What’s the big deal?

I realize now, that with all my complaining about the large number of deer here, that some people are wondering what I’m complaining about. I mean, they are beautiful, and tasty, creatures.

Well, here’s a quick rundown:

1) As I’ve said before, deer poop. And they pee. All over our hay and feed. Cows don’t like it, and I have to admit, it’s starting to smell funny over there. Yuck! What a mess!

2) Deer can carry disease, and quite a bit of it, especially in the numbers that they are travelling here. These diseases are transferable to our cattle…which is bad, really bad. Remember way back when? When I talked about our herd? Well, we’ve worked really, really hard to make sure that our herd is healthy and disease-free, mainly for the benefit of those that enjoy the beef we produce. We would hate to risk that, all because we weren’t given any other options by those that are supposed to be helping us. And, just to remind you, calving starts in just a couple weeks. Which means we’ll have some little calves that are even more susceptible to disease than our cows are…not a good situation at all.

3) Again, I’ve mentioned before that with the large number of deer come predators. Predators make cows uneasy. Cows that are calving that are uneasy makes for dangerous conditions. Not just for the cows and calves, but for anyone that works with the cows. We need to be as careful as we can, so that everyone can make it through calving season without being injured…including the cattle.

4) Danger to family. OK, now this is something I’ve been working on, and pray that I’ve taught my boys well enough not to have to worry TOO much about it, but I still do. As you can see in this photo, the deer are eating at the hay bales that are easiest to get to…the ones on the ground. Well, you see, each of those bales weigh a little less than a ton. And they are stacked four high. As the deer eat away at the bottom bale, the whole stack becomes unstable…posing a risk for the whole thing to come toppling down.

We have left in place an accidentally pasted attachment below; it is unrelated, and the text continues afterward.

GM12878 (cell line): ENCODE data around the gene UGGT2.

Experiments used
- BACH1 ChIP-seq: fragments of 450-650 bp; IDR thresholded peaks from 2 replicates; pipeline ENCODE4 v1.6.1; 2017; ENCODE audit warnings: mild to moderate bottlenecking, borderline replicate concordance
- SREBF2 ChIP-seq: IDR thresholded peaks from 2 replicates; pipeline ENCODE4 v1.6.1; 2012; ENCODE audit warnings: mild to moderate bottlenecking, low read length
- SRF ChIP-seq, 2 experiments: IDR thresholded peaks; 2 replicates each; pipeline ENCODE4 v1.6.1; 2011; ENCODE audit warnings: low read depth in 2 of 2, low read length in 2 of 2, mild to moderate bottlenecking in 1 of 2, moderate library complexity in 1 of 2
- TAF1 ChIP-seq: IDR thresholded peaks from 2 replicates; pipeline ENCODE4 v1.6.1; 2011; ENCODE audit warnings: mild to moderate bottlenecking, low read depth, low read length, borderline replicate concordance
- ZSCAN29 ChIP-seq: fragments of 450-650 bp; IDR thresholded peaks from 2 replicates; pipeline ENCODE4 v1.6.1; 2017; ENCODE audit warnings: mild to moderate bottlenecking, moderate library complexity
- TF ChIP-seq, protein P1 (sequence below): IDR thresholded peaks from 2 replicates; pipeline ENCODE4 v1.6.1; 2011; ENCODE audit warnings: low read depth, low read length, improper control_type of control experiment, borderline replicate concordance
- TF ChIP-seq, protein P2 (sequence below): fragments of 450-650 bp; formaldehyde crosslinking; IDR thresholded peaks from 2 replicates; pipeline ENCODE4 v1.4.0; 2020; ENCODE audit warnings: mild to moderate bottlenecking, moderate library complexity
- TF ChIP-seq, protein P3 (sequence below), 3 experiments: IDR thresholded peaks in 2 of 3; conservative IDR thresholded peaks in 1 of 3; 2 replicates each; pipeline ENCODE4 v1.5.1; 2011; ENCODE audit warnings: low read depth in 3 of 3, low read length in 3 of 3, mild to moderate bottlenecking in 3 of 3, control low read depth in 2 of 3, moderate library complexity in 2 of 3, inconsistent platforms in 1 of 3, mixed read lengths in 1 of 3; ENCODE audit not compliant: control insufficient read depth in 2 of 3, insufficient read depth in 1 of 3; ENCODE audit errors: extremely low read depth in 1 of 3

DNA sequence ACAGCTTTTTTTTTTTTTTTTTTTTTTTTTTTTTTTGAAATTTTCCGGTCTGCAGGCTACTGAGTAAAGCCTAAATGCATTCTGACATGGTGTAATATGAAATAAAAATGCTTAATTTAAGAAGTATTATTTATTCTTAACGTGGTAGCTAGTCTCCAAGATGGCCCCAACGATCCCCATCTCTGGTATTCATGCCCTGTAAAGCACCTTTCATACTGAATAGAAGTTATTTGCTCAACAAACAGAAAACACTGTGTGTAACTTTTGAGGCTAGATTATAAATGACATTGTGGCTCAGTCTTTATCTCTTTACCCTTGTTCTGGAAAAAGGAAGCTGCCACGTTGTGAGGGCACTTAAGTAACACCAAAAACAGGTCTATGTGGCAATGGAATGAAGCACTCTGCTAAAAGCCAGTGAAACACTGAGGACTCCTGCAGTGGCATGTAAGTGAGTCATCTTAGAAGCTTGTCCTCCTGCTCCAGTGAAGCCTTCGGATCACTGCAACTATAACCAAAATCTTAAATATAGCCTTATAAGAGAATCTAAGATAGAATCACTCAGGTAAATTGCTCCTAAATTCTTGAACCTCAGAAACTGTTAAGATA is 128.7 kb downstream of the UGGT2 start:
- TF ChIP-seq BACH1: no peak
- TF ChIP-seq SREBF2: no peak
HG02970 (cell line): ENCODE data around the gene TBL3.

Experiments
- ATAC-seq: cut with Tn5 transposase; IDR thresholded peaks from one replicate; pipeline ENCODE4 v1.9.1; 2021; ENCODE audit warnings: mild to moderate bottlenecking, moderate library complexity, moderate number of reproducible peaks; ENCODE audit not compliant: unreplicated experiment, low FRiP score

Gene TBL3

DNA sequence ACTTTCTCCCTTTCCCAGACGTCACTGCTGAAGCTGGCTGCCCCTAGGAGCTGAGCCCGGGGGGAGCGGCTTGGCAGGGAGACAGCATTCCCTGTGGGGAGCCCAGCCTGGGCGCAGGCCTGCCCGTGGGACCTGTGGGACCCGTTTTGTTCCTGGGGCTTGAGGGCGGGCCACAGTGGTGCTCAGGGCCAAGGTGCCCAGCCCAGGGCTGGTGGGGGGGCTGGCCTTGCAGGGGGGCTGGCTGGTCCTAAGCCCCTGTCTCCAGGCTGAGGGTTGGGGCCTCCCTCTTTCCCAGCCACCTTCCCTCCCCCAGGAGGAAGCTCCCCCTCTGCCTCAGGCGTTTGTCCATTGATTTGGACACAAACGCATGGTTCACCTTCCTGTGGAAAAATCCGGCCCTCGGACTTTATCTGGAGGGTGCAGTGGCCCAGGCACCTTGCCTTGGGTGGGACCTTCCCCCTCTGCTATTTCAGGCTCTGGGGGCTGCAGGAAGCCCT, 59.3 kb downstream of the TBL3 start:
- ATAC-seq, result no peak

As the deer eat away at the bottom bales, the whole stack becomes unstable.

Imagine almost 3 tons falling on you? Now, I’m not just concerned about my boys, but what about a Game & Fish officer coming to check on things, or my husband, trying to straighten things out? Or even the deer themselves. (Although, that would seem to be poetic justice to me!)

5) Last, but certainly not least, the deer are costing us money. Not only are we losing feed, and the costs associated with that, but the deer have very good taste. They are eating the hay that we’ve worked very hard to put up in dairy-quality condition. This means that these deer are costing us every where we turn. I can’t give you a real accurate number right now, but we’re talking multiple thousands of dollars. Could you afford to lose $10,000? How about $20,000? Wouldn’t you feel a little frustrated and concerned about it?

Well, we certainly have a lot to discuss and figure out on our way to Mayo…and here I was concerned that we would have nothing to worry about! 😉

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